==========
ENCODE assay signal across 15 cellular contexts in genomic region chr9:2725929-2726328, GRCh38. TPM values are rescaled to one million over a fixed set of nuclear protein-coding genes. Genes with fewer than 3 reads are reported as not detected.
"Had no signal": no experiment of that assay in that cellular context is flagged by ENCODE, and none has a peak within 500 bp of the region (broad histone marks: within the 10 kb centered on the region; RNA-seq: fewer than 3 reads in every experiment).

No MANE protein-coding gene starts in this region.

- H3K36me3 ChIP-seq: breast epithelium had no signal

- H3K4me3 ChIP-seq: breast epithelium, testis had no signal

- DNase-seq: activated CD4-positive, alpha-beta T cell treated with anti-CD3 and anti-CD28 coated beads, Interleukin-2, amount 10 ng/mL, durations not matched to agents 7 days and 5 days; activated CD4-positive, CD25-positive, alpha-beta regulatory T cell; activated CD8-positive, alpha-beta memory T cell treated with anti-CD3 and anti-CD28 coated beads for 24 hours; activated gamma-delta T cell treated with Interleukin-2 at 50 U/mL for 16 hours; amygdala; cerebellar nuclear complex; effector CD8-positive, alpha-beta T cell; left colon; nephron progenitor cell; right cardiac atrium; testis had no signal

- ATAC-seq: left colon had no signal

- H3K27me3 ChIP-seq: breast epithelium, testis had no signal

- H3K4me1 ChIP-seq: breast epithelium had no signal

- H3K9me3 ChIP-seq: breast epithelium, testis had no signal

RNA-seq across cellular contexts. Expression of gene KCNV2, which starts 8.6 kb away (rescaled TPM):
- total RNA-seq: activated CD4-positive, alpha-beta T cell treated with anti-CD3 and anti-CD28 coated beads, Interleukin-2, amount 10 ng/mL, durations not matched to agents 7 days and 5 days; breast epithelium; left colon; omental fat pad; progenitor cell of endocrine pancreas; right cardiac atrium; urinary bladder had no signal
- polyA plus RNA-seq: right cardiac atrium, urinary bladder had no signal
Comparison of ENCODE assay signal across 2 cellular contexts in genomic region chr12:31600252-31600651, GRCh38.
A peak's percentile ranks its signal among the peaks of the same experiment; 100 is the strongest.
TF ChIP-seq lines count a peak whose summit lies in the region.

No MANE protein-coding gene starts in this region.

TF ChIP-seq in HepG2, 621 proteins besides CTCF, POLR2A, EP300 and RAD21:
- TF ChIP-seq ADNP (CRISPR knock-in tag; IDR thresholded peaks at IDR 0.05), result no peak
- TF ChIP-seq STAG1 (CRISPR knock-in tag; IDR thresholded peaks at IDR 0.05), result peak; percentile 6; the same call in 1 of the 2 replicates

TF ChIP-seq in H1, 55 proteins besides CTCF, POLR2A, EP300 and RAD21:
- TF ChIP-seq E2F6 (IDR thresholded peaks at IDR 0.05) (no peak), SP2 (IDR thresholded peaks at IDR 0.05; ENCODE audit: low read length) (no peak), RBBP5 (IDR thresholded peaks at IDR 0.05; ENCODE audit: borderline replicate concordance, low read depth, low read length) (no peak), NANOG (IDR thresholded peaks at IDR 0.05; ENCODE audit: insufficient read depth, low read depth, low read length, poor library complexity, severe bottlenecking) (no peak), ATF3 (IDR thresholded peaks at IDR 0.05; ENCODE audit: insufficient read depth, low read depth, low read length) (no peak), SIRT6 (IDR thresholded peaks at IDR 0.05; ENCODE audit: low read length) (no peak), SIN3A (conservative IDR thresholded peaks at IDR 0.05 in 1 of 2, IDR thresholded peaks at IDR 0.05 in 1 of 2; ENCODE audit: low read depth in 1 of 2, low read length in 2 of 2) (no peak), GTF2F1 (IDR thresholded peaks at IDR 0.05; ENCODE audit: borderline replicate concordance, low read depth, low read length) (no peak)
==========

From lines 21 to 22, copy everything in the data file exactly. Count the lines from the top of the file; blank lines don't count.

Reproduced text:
TF ChIP-seq in H1, 55 proteins besides CTCF, POLR2A, EP300 and RAD21:
- TF ChIP-seq E2F6 (IDR thresholded peaks at IDR 0.05) (no peak), SP2 (IDR thresholded peaks at IDR 0.05; ENCODE audit: low read length) (no peak), RBBP5 (IDR thresholded peaks at IDR 0.05; ENCODE audit: borderline replicate concordance, low read depth, low read length) (no peak), NANOG (IDR thresholded peaks at IDR 0.05; ENCODE audit: insufficient read depth, low read depth, low read length, poor library complexity, severe bottlenecking) (no peak), ATF3 (IDR thresholded peaks at IDR 0.05; ENCODE audit: insufficient read depth, low read depth, low read length) (no peak), SIRT6 (IDR thresholded peaks at IDR 0.05; ENCODE audit: low read length) (no peak), SIN3A (conservative IDR thresholded peaks at IDR 0.05 in 1 of 2, IDR thresholded peaks at IDR 0.05 in 1 of 2; ENCODE audit: low read depth in 1 of 2, low read length in 2 of 2) (no peak), GTF2F1 (IDR thresholded peaks at IDR 0.05; ENCODE audit: borderline replicate concordance, low read depth, low read length) (no peak)